When you start your house hunt for a condo or townhouse, you’ll likely hear the word ‘freehold ‘ tossed around quite often. It means, quite simply, that you are not required to pay a fee each month (or the fee is quite small) to cover costs pertaining to the common grounds in your townhouse complex i.e. snow removal, lawn maintenance etc. When it comes to purchasing a condominium, you can almost guarantee that you will be on the hook for monthly condo fees. But that’s not always the case.
The word ‘condominium’ is often misused to refer to a type of home. By definition, it’s actually a type of ownership. Whether an apartment, office, or townhouse, a condo version means that you own it but you also have a share in the common grounds of the building/complex or property.
With condominium ownership comes an agreement that all tenants must abide by when they purchase their home. The ‘condo fees’ are collected to pay for the maintenance of the shared property, items such as the roof, parking lot, pool, gardens, elevators and hallways.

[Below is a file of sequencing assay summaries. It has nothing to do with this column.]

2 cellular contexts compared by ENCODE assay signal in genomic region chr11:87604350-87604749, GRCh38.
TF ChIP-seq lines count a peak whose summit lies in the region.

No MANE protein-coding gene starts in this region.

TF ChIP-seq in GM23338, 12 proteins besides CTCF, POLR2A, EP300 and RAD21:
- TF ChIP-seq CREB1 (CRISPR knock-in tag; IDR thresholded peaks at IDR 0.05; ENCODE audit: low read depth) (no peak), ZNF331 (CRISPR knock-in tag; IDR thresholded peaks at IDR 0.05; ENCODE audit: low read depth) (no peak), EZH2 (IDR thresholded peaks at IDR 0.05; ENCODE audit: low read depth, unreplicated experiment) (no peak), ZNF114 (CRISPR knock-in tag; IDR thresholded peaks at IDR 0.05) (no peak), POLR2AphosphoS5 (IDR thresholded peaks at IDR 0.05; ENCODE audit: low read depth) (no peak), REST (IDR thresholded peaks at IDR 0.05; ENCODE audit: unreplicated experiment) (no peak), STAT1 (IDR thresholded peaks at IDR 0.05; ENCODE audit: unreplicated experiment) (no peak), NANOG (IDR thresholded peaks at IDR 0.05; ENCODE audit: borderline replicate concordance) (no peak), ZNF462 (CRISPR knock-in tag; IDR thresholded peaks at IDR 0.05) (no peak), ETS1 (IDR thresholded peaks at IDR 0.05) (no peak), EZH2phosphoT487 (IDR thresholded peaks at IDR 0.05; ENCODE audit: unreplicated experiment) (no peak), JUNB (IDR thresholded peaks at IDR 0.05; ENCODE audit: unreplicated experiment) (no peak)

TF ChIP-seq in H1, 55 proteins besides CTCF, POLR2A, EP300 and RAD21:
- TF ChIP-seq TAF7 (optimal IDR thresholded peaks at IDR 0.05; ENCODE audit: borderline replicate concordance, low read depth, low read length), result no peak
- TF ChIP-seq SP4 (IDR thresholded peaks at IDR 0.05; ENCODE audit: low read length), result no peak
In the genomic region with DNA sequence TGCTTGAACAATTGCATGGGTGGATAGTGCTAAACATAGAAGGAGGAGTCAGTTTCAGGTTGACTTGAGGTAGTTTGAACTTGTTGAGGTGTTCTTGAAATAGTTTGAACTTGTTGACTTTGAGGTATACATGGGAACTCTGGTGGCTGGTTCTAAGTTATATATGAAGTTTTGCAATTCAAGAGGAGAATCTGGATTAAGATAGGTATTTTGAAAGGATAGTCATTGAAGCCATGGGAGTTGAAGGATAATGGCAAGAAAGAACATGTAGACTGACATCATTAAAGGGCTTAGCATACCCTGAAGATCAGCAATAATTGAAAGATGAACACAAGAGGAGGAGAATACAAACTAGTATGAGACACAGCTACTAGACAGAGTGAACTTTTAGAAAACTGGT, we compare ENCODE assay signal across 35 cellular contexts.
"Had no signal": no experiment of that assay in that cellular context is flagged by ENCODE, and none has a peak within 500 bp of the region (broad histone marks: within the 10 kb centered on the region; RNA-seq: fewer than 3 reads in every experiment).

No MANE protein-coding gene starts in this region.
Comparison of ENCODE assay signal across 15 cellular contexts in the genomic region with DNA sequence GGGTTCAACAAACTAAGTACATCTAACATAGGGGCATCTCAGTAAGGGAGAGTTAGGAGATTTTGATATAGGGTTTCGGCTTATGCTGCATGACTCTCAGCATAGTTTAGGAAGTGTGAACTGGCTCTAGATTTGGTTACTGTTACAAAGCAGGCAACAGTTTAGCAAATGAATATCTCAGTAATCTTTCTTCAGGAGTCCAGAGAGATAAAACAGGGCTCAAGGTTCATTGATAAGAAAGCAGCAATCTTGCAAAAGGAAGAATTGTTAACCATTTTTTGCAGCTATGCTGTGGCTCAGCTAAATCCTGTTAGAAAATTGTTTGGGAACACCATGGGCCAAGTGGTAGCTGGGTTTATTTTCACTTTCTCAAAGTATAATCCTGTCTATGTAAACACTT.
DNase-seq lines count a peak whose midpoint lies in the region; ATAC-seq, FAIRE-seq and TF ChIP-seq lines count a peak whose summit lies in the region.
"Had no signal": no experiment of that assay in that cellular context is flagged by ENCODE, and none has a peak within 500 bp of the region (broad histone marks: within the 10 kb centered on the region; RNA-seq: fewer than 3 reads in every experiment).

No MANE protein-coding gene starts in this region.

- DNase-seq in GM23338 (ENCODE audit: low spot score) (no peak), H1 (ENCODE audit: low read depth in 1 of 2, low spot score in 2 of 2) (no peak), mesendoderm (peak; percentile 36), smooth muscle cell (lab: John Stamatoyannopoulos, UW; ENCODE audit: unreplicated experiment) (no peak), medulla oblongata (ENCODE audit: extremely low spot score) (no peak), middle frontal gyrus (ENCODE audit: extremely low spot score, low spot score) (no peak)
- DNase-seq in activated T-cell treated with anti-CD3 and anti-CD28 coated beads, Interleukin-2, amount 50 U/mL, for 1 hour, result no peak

So what exactly is a freehold condo? It simply means that the grounds of the complex are maintained by the tenant-controlled board, but there are no rules governing what you can do with your place inside and out. Despite the name, it is not actually ‘free’ to live in the freehold condominium. You will likely pay a small fee each month.
Condos are cheaper to buy than freehold properties but come with that monthly fee that can be anywhere from 20 to 90 cents per square foot. However, it means there’s money in the collective fund to cover regular maintenance and future repairs. You may end up paying more in the long run than you would a freehold property, which doesn’t carry monthly fees, but there’s no guarantee freehold property is as well cared for and up-to-date with repairs.